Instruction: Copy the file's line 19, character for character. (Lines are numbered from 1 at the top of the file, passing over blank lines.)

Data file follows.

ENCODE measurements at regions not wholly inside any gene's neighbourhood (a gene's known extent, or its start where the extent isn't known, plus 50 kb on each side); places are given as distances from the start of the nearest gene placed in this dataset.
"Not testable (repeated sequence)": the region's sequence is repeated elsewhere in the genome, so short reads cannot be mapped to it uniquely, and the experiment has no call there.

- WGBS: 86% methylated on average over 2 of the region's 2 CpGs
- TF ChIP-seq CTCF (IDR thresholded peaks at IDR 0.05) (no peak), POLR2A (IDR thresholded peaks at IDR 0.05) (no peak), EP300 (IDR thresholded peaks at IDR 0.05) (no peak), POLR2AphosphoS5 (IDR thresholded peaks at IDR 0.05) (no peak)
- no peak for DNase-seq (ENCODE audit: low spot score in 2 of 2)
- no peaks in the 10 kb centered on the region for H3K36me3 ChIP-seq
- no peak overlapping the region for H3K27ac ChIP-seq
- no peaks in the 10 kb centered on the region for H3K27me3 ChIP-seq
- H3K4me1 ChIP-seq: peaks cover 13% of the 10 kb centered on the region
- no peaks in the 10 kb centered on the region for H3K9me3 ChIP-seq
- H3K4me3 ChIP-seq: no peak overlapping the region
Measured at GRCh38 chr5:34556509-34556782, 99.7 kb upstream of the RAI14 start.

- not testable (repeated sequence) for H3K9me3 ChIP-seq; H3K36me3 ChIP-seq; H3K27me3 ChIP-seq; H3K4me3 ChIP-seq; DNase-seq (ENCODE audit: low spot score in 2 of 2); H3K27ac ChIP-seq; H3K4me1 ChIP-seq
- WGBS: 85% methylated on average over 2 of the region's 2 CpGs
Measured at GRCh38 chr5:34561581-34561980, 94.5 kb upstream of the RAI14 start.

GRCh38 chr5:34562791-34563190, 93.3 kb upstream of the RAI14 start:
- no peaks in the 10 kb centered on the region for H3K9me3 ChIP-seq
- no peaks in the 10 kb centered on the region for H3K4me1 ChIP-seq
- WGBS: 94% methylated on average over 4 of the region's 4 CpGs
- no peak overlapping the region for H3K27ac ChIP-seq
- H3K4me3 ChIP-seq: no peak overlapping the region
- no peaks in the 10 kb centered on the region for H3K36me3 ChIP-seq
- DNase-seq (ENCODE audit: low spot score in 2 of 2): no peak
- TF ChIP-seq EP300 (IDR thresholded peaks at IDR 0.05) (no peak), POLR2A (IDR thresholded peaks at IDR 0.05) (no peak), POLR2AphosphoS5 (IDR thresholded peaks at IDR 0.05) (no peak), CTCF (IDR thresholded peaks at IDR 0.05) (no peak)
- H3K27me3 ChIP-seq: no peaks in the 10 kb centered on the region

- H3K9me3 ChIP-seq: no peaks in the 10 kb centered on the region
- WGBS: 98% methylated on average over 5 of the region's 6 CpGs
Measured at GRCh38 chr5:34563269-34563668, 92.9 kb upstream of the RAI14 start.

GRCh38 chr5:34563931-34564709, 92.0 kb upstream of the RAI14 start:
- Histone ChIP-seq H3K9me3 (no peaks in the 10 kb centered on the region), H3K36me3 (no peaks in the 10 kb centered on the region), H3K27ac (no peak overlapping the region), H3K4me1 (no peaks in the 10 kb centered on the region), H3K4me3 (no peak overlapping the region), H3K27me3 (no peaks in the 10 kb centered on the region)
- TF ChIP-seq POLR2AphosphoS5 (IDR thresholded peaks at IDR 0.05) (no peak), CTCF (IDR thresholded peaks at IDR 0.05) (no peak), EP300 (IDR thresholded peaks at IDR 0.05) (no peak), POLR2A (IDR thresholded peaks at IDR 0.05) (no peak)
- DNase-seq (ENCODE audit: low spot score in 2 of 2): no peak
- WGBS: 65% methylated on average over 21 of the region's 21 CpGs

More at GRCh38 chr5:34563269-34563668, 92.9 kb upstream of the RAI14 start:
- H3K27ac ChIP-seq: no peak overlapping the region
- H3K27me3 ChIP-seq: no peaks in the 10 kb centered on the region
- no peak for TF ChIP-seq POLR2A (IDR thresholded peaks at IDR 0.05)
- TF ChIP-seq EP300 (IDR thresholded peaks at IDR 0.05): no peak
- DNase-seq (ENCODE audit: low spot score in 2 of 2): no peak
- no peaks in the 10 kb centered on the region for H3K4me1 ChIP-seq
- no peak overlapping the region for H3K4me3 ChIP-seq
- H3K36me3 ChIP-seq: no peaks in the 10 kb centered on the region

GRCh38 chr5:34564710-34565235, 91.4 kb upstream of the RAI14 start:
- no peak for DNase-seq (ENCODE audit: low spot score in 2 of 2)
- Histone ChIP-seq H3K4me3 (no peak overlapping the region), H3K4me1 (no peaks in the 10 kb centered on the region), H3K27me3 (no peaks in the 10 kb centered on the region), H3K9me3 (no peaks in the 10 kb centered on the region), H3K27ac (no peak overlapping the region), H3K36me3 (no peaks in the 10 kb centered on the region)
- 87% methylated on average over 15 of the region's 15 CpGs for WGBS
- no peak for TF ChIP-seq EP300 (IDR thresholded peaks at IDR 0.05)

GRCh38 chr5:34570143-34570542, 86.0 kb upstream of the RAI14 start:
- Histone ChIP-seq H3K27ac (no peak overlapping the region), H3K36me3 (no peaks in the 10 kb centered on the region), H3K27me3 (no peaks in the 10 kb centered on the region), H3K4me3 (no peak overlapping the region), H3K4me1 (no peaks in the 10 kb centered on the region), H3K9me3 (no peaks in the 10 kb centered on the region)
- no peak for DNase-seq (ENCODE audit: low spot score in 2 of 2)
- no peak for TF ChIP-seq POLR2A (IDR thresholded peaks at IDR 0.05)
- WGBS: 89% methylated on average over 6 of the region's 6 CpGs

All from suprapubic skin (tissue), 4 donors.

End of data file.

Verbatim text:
- WGBS: 94% methylated on average over 4 of the region's 4 CpGs